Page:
Canine fertility clinics: MPs call for crackdown on dodgy designer dog clinics - linked to illegal vet surgery

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Dog fertility clinics have multiplied tenfold in the last few years, and some are illegally performing vet surgeries like C-sections

MPs are calling on the government to crack down on designer dog fertility clinics and unregulated breeders - which they fear are creating “extreme” pets destined for a lifetime of suffering.

The UK’s Environment Committee (EFRA) has released a new report, outlining the findings of its recent pet welfare and abuse inquiry. It found the number of canine fertility clinics rose from 40 in 2020 to more than 400 in 2023, and has linked this increase to rising demand for “designer” dogs bred with extreme characteristics like flat faces - which risk creating pets with serious health issues - alongside an emerging designer cat market.

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In a call for greater action to protect British pets, the group of cross-bench MPs warned that “unscrupulous” canine fertility clinics were taking advantage of inconsistent enforcement across Britain. It has allowed many of them to operate without vets, with untrained people unlawfully performing surgical procedures like caesarean sections, the report said.

The committee is urging the government to reform the UK’s 58-year-old vet surgery laws, with the report noting that the current £100 fine for performing vet surgery illegally was “a derisory deterrent”. Committee chair Sir Robert Goodwill told PA: “Our inquiry found that the current trends for designer features in dogs and cats are causing lifelong suffering to these pets, and we ask the government to promote greater public awareness about this to counter the influence of social media and celebrities who encourage these trends.”

MPs are calling on the government to crack down on "designer" dog clinics, linked to social media popularising breeds with extreme features like pugs (Photo: Clara Molden/PA Wire)MPs are calling on the government to crack down on "designer" dog clinics, linked to social media popularising breeds with extreme features like pugs (Photo: Clara Molden/PA Wire)
MPs are calling on the government to crack down on "designer" dog clinics, linked to social media popularising breeds with extreme features like pugs (Photo: Clara Molden/PA Wire) | Clara Molden/PA Wire

The inquiry also found that more than half of the puppies entering the market came from unlicensed breeders. The committee said ministers should publish a list of licensed breeders, and change licensing regulations to include anyone who breeds of two or more litters a year, to help tackle poor animal welfare practices - and provide assurance to buyers.

The MPs also warned that local authorities, which are responsible for enforcing the laws, were often under-resourced and under-funded, creating an inconsistent approach across the UK which may “embolden” unscrupulous breeders to flout the rules. This also needed to be remedied.

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“As a nation of animal and pet lovers, we place a high importance on the welfare of animals,” Sir Goodwill continued. “We are concerned about the huge rise in the number of canine fertility clinics and the lack of regulatory oversight of these clinics, which may employ unqualified staff to perform veterinary procedures, and which may encourage the breeding of dogs with extreme features and dogs bred for aggressive traits.”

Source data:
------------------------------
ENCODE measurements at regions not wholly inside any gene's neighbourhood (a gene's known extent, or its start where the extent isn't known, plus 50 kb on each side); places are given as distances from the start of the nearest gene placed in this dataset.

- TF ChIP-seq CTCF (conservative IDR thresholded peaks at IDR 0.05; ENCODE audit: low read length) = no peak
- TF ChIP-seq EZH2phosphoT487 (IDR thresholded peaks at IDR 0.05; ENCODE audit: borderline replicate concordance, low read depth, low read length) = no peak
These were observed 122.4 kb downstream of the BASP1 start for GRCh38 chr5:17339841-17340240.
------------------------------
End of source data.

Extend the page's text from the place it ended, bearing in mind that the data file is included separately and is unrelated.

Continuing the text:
Over in Germany, the government is currently considering new animal welfare legislation which would prevent dogs - including the country’s beloved dachshunds - from being bred for extreme characteristics that may impact their health. In the UK, the RSPCA is currently running a campaign called 'born to suffer'. It is fighting against the normalisation and promotion of brachycephalic, or flat-faced, dog breeds like pugs, French and English bulldogs, which can suffer from obstructed airways and breeding difficulties.

The new report also honed in on a legal loophole, which allows dogs with cropped ears or tails to be imported into the UK - practices which are illegal for cosmetic purposes here. This is another “cruel practice” the RSPCA has been fighting to end, with the animal welfare charity saying people use the loophole to perform the procedure illegally - with some even cutting puppies’ ears off with scissors.

In the new report, EFRA called on the government to urgently close this loophole, as well as to introduce legislation to end the sale of DIY dog ear-cropping kits in Britain. To deal with other welfare issues related to importing pets, it also suggested banning the import of puppies and kittens under six months old, and reducing the number of dogs and cats that can be imported into the UK by one person.

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The report comes after the government withdrew its Animal Welfare (Kept Animals) Bill last year, which included measures to protect British pets - including those imported and exported. The committee is now urging ministers to bring forward these welfare measures as soon as possible, via private members bills.

A Defra spokesperson told PA: “The UK has a long history of leading the way on animal welfare and we are absolutely clear that cruelty to animals must be stamped out. This is why we are supporting the private members bill which will bring forward new powers to tackle the unscrupulous trade of pet smuggling - including banning the movement of animals with mutilations such as cropped ears.

“We will also carefully consider the EFRA committee’s recommendations alongside our own review of the animal activity licensing regulations to consider whether further action is needed,” they continued.

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